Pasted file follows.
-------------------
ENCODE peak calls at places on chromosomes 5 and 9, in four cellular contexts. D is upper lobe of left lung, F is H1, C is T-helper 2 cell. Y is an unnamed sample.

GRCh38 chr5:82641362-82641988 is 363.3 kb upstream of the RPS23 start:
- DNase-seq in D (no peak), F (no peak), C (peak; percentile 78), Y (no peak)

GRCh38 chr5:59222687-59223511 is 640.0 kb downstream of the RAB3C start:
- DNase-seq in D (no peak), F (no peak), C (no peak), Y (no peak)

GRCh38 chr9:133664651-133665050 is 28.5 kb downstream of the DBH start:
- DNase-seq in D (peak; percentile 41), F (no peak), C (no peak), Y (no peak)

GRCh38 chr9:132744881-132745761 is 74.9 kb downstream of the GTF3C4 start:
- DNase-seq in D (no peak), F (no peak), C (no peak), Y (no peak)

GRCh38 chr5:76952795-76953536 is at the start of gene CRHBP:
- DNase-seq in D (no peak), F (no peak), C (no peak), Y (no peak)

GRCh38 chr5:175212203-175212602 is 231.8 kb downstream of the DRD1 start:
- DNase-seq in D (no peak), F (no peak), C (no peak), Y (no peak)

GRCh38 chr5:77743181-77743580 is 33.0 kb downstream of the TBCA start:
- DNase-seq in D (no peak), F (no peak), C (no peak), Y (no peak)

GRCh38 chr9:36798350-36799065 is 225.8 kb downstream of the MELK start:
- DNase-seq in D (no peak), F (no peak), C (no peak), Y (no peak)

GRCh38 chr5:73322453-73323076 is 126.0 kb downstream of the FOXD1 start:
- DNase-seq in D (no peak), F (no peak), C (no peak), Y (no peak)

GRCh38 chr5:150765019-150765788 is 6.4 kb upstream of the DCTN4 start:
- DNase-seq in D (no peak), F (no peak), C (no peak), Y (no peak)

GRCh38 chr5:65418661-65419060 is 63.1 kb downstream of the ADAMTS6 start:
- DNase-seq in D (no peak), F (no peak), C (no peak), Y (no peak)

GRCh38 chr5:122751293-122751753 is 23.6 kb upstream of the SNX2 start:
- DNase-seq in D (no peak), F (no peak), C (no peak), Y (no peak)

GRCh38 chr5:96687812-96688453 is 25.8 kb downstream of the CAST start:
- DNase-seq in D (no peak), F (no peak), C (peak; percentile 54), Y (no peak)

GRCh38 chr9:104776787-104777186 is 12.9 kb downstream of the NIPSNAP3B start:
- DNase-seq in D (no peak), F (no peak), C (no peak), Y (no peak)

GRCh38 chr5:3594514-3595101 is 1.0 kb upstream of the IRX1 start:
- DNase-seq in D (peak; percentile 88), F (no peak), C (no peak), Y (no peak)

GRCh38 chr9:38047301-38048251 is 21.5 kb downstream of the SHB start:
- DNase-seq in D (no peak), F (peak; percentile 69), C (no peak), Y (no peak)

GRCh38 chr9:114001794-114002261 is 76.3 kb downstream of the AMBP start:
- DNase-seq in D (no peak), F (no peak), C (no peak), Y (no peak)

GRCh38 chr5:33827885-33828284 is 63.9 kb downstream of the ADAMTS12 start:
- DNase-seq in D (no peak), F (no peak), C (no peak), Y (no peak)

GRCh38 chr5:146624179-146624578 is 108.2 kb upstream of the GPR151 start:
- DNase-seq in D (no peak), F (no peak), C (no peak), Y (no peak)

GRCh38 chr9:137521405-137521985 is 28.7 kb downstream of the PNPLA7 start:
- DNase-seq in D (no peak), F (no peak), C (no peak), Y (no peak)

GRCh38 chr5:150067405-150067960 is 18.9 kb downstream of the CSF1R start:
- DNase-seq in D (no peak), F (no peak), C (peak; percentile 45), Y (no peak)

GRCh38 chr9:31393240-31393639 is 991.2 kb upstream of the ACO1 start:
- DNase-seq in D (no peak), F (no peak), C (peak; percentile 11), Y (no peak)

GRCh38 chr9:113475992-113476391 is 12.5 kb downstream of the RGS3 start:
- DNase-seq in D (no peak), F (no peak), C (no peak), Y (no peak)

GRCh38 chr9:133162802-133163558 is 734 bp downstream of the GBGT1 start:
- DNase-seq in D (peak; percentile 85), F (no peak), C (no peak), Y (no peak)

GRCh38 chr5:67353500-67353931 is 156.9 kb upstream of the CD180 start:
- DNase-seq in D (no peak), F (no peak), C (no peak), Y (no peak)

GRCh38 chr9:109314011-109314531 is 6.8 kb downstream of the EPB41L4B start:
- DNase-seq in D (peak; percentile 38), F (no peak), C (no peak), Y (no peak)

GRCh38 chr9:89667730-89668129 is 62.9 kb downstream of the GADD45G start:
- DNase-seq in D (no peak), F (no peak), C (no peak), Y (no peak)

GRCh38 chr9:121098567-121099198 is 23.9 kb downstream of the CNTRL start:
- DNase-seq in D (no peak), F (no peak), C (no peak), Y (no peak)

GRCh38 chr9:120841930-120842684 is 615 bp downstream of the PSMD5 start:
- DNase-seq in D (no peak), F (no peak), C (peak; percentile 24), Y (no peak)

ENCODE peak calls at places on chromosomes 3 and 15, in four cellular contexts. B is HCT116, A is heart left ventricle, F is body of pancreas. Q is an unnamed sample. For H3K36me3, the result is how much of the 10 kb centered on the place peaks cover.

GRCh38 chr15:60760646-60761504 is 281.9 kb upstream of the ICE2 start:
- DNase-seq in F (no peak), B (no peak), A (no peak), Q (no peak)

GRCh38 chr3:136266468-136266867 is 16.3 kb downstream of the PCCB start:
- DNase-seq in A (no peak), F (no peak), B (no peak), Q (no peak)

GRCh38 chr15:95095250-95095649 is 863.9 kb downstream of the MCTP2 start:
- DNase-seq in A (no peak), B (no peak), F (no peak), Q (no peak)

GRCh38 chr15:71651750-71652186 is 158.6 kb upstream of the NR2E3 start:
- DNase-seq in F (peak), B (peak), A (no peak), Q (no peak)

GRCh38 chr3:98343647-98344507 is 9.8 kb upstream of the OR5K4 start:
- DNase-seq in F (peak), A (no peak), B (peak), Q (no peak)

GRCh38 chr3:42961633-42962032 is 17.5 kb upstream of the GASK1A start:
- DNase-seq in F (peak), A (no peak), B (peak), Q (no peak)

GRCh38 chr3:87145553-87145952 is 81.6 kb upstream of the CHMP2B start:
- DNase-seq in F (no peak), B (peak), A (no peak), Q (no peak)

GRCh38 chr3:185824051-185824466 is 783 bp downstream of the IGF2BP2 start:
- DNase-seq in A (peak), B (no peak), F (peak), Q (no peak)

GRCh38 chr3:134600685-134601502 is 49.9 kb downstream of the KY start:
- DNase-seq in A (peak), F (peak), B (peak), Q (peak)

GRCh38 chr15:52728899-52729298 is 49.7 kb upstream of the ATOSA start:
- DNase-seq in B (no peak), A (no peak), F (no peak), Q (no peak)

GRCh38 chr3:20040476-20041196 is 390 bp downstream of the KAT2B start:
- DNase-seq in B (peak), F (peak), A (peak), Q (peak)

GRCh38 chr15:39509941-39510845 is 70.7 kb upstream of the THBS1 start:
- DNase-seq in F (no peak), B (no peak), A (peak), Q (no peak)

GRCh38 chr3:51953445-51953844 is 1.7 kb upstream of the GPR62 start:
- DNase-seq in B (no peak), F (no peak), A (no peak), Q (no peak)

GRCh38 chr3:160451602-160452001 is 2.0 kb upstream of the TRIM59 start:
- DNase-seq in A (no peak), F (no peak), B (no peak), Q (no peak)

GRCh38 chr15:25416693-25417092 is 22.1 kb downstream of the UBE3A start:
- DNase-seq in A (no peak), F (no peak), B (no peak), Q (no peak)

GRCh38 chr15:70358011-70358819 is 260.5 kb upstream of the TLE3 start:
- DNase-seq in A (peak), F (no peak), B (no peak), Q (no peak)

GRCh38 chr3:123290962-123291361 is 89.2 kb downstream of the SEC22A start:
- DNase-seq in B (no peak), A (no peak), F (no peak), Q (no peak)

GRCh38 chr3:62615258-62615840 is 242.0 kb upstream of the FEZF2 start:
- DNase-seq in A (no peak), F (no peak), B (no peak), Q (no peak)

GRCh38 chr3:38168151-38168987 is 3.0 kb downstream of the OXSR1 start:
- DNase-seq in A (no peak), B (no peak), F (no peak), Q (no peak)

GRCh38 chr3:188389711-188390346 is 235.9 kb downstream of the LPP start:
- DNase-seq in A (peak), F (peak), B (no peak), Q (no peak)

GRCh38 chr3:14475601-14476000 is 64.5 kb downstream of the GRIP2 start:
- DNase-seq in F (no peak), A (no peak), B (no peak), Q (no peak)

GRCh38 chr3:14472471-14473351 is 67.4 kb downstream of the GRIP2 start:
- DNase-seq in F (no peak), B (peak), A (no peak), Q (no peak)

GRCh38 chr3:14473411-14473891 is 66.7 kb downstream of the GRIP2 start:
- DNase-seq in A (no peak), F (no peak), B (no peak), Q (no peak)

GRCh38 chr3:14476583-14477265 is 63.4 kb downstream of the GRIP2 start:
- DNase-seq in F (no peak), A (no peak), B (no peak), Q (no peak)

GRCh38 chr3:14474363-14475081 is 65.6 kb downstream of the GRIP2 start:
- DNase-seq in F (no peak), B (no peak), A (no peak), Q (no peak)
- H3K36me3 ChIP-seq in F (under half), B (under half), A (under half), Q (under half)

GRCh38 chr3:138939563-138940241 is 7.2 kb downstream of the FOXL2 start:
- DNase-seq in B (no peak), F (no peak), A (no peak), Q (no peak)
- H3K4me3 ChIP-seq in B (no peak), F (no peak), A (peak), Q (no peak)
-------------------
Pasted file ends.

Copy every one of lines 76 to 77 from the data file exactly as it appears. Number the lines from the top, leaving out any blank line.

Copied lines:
- DNase-seq in A (peak), B (no peak), F (peak), Q (no peak)

GRCh38 chr3:134600685-134601502 is 49.9 kb downstream of the KY start: